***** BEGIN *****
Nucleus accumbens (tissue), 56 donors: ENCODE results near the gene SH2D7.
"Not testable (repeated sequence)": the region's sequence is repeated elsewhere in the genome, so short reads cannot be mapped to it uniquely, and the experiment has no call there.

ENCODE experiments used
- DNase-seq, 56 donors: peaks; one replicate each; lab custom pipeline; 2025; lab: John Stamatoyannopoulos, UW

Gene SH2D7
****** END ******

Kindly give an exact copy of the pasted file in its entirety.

Nucleus accumbens (tissue), 56 donors: ENCODE results near the gene SH2D7.
"Not testable (repeated sequence)": the region's sequence is repeated elsewhere in the genome, so short reads cannot be mapped to it uniquely, and the experiment has no call there.

ENCODE experiments used
- DNase-seq, 56 donors: peaks; one replicate each; lab custom pipeline; 2025; lab: John Stamatoyannopoulos, UW

Gene SH2D7